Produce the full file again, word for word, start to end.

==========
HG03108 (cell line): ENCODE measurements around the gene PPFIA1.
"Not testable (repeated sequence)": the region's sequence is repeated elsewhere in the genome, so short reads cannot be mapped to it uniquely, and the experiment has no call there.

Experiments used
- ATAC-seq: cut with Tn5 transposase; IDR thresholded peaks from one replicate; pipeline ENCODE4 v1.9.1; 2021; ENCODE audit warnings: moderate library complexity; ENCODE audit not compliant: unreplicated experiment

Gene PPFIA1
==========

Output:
HG03108 (cell line): ENCODE measurements around the gene PPFIA1.
"Not testable (repeated sequence)": the region's sequence is repeated elsewhere in the genome, so short reads cannot be mapped to it uniquely, and the experiment has no call there.

Experiments used
- ATAC-seq: cut with Tn5 transposase; IDR thresholded peaks from one replicate; pipeline ENCODE4 v1.9.1; 2021; ENCODE audit warnings: moderate library complexity; ENCODE audit not compliant: unreplicated experiment

Gene PPFIA1